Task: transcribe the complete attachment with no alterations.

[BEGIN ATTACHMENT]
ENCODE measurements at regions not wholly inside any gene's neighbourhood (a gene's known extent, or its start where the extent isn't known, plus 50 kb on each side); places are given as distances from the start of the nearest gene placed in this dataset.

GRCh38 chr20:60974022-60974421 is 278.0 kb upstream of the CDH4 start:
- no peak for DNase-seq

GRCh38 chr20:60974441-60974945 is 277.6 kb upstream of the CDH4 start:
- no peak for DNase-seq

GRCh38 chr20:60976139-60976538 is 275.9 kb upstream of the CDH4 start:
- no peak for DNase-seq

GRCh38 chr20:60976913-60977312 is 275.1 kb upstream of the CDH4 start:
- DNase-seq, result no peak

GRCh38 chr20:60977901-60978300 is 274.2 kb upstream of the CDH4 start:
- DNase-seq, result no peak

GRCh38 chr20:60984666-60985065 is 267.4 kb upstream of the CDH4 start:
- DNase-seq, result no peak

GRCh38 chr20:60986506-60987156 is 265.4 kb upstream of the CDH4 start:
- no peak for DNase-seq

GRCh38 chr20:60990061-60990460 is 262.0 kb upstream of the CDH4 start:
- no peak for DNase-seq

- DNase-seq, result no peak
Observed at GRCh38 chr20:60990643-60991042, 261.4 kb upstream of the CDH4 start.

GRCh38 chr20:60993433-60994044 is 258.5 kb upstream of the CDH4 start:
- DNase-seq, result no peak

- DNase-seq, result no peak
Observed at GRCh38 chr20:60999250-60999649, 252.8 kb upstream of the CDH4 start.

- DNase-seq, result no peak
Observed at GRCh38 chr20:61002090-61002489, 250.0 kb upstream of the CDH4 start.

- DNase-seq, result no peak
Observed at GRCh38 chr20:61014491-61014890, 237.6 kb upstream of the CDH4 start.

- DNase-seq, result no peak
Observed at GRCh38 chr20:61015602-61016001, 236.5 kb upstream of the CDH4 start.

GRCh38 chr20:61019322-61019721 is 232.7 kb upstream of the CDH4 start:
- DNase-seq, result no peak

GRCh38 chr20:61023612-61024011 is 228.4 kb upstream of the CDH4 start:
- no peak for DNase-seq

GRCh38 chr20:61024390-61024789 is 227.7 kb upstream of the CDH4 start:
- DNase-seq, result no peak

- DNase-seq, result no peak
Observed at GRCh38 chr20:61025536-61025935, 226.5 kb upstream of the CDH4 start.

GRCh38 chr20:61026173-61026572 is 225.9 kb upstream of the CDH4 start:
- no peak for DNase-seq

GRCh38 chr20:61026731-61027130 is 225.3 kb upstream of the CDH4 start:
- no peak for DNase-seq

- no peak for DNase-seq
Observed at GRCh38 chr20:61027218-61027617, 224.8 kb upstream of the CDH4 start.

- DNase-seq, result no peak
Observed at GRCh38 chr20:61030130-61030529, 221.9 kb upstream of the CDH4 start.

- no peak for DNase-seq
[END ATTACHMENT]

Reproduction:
ENCODE measurements at regions not wholly inside any gene's neighbourhood (a gene's known extent, or its start where the extent isn't known, plus 50 kb on each side); places are given as distances from the start of the nearest gene placed in this dataset.

GRCh38 chr20:60974022-60974421 is 278.0 kb upstream of the CDH4 start:
- no peak for DNase-seq

GRCh38 chr20:60974441-60974945 is 277.6 kb upstream of the CDH4 start:
- no peak for DNase-seq

GRCh38 chr20:60976139-60976538 is 275.9 kb upstream of the CDH4 start:
- no peak for DNase-seq

GRCh38 chr20:60976913-60977312 is 275.1 kb upstream of the CDH4 start:
- DNase-seq, result no peak

GRCh38 chr20:60977901-60978300 is 274.2 kb upstream of the CDH4 start:
- DNase-seq, result no peak

GRCh38 chr20:60984666-60985065 is 267.4 kb upstream of the CDH4 start:
- DNase-seq, result no peak

GRCh38 chr20:60986506-60987156 is 265.4 kb upstream of the CDH4 start:
- no peak for DNase-seq

GRCh38 chr20:60990061-60990460 is 262.0 kb upstream of the CDH4 start:
- no peak for DNase-seq

- DNase-seq, result no peak
Observed at GRCh38 chr20:60990643-60991042, 261.4 kb upstream of the CDH4 start.

GRCh38 chr20:60993433-60994044 is 258.5 kb upstream of the CDH4 start:
- DNase-seq, result no peak

- DNase-seq, result no peak
Observed at GRCh38 chr20:60999250-60999649, 252.8 kb upstream of the CDH4 start.

- DNase-seq, result no peak
Observed at GRCh38 chr20:61002090-61002489, 250.0 kb upstream of the CDH4 start.

- DNase-seq, result no peak
Observed at GRCh38 chr20:61014491-61014890, 237.6 kb upstream of the CDH4 start.

- DNase-seq, result no peak
Observed at GRCh38 chr20:61015602-61016001, 236.5 kb upstream of the CDH4 start.

GRCh38 chr20:61019322-61019721 is 232.7 kb upstream of the CDH4 start:
- DNase-seq, result no peak

GRCh38 chr20:61023612-61024011 is 228.4 kb upstream of the CDH4 start:
- no peak for DNase-seq

GRCh38 chr20:61024390-61024789 is 227.7 kb upstream of the CDH4 start:
- DNase-seq, result no peak

- DNase-seq, result no peak
Observed at GRCh38 chr20:61025536-61025935, 226.5 kb upstream of the CDH4 start.

GRCh38 chr20:61026173-61026572 is 225.9 kb upstream of the CDH4 start:
- no peak for DNase-seq

GRCh38 chr20:61026731-61027130 is 225.3 kb upstream of the CDH4 start:
- no peak for DNase-seq

- no peak for DNase-seq
Observed at GRCh38 chr20:61027218-61027617, 224.8 kb upstream of the CDH4 start.

- DNase-seq, result no peak
Observed at GRCh38 chr20:61030130-61030529, 221.9 kb upstream of the CDH4 start.

- no peak for DNase-seq